Connecticut residents with substantial amounts of wealth are often concerned about how to navigate sensitive family relationships when making an estate plan. In many cases, the more complex details of estate planning reflect family concerns rather than difficulty dealing with the funds themselves. This was reflected in one survey conducted by Key Private Bank of its clients with at least $2 million in assets for investment.
People with larger estates often have access to financial planners and attorneys for other purposes. However, they may hesitate to turn to these professionals to make an estate plan. The planning process can raise difficult emotions and, at times, decisions can complicate or clarify more challenging relationships. However, 43 percent of the survey respondents said that having no estate plan at all was the most serious mistake that a family could make. In other cases, people believe that they are too young to have an estate plan. However, when adults have substantial assets that will need to be passed on after death, it may be best to be prepared in order to avoid unintended consequences.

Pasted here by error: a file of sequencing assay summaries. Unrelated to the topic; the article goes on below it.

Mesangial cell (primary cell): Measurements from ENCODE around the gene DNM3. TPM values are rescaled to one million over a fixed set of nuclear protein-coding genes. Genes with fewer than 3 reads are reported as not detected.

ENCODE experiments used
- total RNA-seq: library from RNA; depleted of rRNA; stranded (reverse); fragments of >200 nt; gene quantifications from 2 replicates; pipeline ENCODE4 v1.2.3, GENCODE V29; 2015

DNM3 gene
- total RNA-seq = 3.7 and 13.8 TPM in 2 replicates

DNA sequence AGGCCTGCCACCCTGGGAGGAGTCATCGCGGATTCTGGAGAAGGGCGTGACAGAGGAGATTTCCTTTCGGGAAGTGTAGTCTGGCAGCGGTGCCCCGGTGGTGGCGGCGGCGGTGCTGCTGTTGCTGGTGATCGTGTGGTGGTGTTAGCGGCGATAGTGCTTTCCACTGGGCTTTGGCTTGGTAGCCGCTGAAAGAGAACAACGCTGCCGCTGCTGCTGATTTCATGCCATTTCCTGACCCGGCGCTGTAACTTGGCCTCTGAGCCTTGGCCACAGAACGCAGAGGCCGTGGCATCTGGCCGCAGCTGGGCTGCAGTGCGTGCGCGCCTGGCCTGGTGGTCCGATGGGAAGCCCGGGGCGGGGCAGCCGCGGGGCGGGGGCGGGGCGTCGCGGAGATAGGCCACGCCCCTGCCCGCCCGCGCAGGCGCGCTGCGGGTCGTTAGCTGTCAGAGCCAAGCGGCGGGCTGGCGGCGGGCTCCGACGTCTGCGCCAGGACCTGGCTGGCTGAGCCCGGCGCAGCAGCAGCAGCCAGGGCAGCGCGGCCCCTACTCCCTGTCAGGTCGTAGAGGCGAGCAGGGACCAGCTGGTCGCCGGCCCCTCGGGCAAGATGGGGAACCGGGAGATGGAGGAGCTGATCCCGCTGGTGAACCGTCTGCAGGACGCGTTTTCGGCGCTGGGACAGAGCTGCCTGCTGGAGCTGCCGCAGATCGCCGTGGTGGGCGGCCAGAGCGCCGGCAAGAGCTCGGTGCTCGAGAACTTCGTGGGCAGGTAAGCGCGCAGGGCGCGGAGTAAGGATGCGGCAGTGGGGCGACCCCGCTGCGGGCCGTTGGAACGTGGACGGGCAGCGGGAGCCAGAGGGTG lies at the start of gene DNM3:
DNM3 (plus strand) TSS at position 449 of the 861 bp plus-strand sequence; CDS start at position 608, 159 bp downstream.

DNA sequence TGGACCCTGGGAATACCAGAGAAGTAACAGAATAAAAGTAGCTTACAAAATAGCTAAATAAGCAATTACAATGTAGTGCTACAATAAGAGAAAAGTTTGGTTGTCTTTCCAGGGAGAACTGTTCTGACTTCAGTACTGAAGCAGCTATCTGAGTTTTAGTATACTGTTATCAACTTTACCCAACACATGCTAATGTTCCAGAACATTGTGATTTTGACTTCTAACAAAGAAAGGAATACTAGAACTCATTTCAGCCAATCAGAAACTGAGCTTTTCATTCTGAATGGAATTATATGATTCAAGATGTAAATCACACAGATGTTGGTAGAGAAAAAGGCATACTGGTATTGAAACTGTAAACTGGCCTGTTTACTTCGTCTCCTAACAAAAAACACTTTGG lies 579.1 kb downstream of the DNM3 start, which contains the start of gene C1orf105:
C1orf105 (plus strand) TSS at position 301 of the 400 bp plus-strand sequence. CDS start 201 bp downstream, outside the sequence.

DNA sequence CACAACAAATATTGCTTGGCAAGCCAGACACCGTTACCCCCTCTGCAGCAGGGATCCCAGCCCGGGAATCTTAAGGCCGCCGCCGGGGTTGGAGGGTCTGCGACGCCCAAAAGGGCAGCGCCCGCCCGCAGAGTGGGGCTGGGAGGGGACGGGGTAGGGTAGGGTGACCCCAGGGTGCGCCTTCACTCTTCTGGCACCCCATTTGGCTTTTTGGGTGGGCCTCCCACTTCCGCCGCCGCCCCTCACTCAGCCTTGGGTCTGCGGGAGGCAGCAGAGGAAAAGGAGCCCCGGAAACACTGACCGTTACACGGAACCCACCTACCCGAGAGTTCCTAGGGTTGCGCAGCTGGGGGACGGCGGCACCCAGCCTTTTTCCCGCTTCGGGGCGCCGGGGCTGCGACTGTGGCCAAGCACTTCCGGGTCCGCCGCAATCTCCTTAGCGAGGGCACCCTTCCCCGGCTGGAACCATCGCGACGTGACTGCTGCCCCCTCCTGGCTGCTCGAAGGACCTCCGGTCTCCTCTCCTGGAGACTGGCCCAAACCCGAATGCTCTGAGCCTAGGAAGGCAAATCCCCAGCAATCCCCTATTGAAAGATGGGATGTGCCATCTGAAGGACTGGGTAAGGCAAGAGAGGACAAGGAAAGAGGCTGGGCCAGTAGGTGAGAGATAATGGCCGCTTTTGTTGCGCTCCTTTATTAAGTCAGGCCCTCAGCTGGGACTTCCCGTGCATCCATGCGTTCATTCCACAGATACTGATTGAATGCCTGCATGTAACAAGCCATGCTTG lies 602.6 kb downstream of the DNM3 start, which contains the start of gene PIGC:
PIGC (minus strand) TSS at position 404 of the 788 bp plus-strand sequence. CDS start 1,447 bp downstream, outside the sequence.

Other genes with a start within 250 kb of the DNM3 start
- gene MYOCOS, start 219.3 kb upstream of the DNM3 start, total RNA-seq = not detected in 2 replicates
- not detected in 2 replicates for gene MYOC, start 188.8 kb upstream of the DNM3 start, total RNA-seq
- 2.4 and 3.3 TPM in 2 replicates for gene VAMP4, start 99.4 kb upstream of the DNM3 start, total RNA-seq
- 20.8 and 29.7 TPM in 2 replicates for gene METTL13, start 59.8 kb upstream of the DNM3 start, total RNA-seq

It’s important to note that estate planning is not completed after the first set of documents are signed. Changes in tax law or life milestones should also prompt regular reviews of wills, trusts and other estate documents. In addition, assets like investment accounts or retirement funds pass outside of a will, so it is also important to make sure that beneficiary designations are correct and current.
In many cases, people begin the estate planning process after a life-changing event, such as a serious health scare or the birth of a child. An attorney can help a client to develop key legal documents that will reflect their vision for the future of their assets.